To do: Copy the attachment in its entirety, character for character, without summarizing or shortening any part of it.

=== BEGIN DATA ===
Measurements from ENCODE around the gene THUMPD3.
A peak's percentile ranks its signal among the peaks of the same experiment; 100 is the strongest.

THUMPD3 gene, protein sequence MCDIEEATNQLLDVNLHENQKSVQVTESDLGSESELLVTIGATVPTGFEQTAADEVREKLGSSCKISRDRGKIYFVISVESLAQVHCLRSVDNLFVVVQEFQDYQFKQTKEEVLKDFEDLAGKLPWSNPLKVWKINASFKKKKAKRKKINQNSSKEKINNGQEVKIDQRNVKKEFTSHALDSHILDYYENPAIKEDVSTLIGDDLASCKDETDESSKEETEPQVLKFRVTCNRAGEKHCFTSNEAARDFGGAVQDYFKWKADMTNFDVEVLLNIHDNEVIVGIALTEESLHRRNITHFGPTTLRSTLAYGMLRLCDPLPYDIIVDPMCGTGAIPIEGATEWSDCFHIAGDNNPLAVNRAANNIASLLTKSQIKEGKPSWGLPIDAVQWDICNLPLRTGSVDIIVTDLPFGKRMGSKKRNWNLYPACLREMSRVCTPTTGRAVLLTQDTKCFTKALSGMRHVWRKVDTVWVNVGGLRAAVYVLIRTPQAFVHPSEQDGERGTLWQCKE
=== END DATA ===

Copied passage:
Measurements from ENCODE around the gene THUMPD3.
A peak's percentile ranks its signal among the peaks of the same experiment; 100 is the strongest.

THUMPD3 gene, protein sequence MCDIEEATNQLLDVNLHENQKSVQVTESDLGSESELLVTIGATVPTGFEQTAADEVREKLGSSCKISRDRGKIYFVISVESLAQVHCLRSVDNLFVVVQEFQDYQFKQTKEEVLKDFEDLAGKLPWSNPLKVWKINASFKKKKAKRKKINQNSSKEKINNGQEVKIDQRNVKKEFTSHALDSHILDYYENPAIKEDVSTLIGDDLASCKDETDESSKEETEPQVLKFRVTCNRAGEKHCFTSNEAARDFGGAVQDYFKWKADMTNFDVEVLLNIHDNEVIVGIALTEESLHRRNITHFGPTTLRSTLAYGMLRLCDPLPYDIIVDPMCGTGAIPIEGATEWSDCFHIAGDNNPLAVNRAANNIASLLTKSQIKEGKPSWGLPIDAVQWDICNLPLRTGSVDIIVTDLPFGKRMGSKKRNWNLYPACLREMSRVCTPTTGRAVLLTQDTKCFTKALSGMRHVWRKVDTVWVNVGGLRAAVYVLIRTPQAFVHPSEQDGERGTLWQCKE